6. Technology is your friend: Find ways to more effectively incorporate video conferencing, podcasts, or virtual briefings that make meetings more dynamic and create more personal experiences regardless of distance. Invite experts in your field as guest speakers. Talk about how you will move forward during these times with regard to Covid-19 best practices. Consider how social media or other virtual platforms can serve as temporary alternatives to in-person gatherings.
7. Don’t forget the people closest to you: Redouble efforts to help motivate development staff, administrative leadership, and trustees by reminding them of the resilience of philanthropy in difficult times. Donors who feel engaged and connected will continue to support their beloved institutions, especially in times of crisis.
8. Listen Up: Donors and stakeholders will feel more engaged if you give them opportunities to respond. Communication is a two-way street. Don’t just talk to your donors, listen to them. Be creative and think of ways you can encourage donors to speak up, share their thoughts, and add their input.
9. Zooming: Yes, we are now in a whole new world of communication with a new vocabulary. Consider hosting a series of Zoom briefings with stakeholders on issues pertinent to the current situation. Donors and constituents are interested in knowing how a nonprofit is responding to the current situation: whether classes, events, services, or performances are being altered or canceled; how employees are being cared-for; how operations are affected; if any new services or programs are being initiated in response to current circumstances. Remember, some of your major donors may not be tech savvy. Offer them personal assistance in how to participate. Choose one of your staff to reach out and give them one-on-one help.
10. Be Generous: COVID-19 has impacted each of us in some way. Giving is a relationship-based transaction and donors want to know that you value them and are listening to them and are concerned about their wellbeing. Your donors may be going through family trauma, or job disruption themselves. Offer any resources that might be helpful to your stakeholders.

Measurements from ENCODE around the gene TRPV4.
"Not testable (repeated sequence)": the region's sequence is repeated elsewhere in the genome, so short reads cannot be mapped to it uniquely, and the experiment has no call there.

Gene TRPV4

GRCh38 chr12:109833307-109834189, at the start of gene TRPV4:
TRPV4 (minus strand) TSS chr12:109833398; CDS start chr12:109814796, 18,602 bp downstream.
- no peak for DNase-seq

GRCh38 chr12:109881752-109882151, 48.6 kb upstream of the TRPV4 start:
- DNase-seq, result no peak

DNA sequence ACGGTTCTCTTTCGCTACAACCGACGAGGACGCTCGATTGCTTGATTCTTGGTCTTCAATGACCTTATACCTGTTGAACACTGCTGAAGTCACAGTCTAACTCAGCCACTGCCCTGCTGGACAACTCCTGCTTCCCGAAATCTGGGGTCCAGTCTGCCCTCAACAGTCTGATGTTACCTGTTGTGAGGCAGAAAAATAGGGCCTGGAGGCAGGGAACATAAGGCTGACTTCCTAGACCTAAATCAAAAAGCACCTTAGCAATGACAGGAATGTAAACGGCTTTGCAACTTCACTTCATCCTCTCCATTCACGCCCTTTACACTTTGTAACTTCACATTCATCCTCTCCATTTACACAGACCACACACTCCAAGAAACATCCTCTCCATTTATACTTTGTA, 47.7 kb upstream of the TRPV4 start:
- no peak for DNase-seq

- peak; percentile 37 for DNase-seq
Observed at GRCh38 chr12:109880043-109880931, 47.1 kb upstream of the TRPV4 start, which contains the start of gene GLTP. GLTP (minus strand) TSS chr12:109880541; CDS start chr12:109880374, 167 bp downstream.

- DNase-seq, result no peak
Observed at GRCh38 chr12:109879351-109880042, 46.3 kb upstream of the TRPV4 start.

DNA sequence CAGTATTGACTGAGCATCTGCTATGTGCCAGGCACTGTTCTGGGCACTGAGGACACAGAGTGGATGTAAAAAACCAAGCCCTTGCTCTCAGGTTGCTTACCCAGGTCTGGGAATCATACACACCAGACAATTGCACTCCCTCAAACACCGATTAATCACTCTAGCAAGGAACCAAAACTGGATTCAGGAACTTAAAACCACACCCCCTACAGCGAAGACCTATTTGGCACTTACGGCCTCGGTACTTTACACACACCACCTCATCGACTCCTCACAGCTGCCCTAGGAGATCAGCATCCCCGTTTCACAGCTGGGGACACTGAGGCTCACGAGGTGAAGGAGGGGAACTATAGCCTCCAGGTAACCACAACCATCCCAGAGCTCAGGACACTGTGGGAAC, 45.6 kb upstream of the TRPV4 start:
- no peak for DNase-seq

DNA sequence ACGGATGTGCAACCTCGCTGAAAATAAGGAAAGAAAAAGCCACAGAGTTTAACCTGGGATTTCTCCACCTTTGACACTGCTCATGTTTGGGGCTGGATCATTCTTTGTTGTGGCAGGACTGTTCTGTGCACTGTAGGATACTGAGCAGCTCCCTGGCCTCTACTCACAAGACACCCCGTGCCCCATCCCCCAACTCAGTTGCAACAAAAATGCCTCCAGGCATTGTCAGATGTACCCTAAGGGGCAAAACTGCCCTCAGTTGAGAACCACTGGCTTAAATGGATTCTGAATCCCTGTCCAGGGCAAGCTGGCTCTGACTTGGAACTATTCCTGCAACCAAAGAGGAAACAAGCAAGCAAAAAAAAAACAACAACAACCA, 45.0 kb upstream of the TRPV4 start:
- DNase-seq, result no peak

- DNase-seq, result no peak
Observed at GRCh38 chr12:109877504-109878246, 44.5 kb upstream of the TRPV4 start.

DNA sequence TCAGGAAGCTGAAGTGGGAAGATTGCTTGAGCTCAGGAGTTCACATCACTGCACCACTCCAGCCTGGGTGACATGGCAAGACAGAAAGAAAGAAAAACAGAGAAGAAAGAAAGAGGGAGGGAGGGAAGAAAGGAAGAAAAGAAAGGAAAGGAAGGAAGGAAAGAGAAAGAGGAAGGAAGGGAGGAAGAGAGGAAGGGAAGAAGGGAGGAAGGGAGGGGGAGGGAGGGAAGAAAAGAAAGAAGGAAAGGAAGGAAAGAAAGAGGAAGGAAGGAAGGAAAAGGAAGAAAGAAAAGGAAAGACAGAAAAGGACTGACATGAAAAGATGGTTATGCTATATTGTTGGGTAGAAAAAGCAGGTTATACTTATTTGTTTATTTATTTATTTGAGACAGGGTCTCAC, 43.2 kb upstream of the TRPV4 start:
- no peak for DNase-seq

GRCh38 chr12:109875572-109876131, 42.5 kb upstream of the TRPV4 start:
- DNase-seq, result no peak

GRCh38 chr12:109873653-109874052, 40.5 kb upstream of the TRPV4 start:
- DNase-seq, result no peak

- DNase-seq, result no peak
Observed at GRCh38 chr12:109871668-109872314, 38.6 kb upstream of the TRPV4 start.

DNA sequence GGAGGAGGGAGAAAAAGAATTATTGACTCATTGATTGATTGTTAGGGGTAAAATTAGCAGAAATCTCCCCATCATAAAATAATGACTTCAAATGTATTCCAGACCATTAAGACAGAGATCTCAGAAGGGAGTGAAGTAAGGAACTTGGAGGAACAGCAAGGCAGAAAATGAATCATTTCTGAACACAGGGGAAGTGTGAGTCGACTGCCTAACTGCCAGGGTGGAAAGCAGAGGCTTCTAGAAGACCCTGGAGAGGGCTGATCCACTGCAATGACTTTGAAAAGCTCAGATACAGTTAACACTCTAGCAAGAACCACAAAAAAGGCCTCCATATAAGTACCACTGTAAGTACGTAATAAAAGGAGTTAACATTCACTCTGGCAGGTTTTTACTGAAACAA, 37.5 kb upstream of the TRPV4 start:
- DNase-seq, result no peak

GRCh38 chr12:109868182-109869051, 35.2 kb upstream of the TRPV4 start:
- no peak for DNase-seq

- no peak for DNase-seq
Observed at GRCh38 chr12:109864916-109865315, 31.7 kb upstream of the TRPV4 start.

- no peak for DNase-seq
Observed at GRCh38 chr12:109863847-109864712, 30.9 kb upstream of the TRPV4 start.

Nonprofit organizations that stay the course, engage extensively with their stakeholders, demonstrate their relevance, and value their relationships, are the ones that emerge successfully from a crisis. In previous downturns, those who continued to push forward in their efforts ultimately succeeded, and those who took a step back lost ground. Donors stopped supporting specific entities primarily because they no longer felt connected to them.
I believe that everything will be alright. But not if we do nothing. We must do more. Rethink the conventional, pivot, and embrace the uncertainty. It’s time to shine.
Thank you for all that you do to strengthen our communities and improve our world. We hope these suggestions, gleaned through many years of experience amid periods of uncertainty, are helpful as you carefully navigate your development and fundraising efforts in the coming months. Remember – together, we thrive.
“To bring about real change we both have to highlight a problem and make people in power uncomfortable.”
We are committed now, more than ever, to work hand-in-hand with communities to contribute to systemic change to existing policy that will better serve community needs and help rebuild stronger neighborhoods. We will work together to help bring necessary resources to rebuild our communities
It is time to begin the process of healing. It is time to begin the process of making real change. It is time to begin the process of rebuilding.
There is no room for silence. We are listening.
We can do better — we will do better.
John A. Martin, CFRE
President & Managing Partner
MGI Fundraising Consulting, Inc.